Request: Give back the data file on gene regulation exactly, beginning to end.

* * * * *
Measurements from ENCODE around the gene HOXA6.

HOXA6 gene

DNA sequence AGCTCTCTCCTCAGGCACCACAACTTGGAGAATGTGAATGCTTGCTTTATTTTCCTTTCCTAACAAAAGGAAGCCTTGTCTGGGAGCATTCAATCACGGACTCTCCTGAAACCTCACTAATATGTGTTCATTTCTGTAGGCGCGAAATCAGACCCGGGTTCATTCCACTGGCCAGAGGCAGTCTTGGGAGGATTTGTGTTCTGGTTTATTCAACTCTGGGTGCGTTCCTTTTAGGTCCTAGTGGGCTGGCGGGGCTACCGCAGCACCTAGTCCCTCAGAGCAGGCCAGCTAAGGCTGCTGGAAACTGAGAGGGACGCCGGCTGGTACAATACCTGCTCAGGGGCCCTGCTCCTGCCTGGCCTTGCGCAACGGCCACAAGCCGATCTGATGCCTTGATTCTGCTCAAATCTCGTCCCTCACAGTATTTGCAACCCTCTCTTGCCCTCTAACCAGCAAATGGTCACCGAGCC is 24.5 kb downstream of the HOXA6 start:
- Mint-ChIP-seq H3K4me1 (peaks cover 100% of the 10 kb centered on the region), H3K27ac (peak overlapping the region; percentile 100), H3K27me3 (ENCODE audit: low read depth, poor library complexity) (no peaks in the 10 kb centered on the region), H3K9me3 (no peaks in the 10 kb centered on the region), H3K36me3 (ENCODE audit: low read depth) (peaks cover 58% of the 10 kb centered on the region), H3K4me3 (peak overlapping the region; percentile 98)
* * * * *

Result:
Measurements from ENCODE around the gene HOXA6.

HOXA6 gene

DNA sequence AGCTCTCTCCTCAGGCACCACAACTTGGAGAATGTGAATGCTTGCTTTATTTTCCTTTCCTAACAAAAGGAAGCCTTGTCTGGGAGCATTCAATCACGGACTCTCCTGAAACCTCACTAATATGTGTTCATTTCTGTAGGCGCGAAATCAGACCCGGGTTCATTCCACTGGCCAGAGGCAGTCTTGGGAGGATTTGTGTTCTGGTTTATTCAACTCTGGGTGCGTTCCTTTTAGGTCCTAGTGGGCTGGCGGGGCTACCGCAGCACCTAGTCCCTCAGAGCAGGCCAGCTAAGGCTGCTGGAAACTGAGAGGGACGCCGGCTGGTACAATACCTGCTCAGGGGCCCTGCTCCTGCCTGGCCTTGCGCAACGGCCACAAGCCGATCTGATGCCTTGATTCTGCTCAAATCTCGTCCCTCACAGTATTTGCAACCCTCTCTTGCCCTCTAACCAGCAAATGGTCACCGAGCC is 24.5 kb downstream of the HOXA6 start:
- Mint-ChIP-seq H3K4me1 (peaks cover 100% of the 10 kb centered on the region), H3K27ac (peak overlapping the region; percentile 100), H3K27me3 (ENCODE audit: low read depth, poor library complexity) (no peaks in the 10 kb centered on the region), H3K9me3 (no peaks in the 10 kb centered on the region), H3K36me3 (ENCODE audit: low read depth) (peaks cover 58% of the 10 kb centered on the region), H3K4me3 (peak overlapping the region; percentile 98)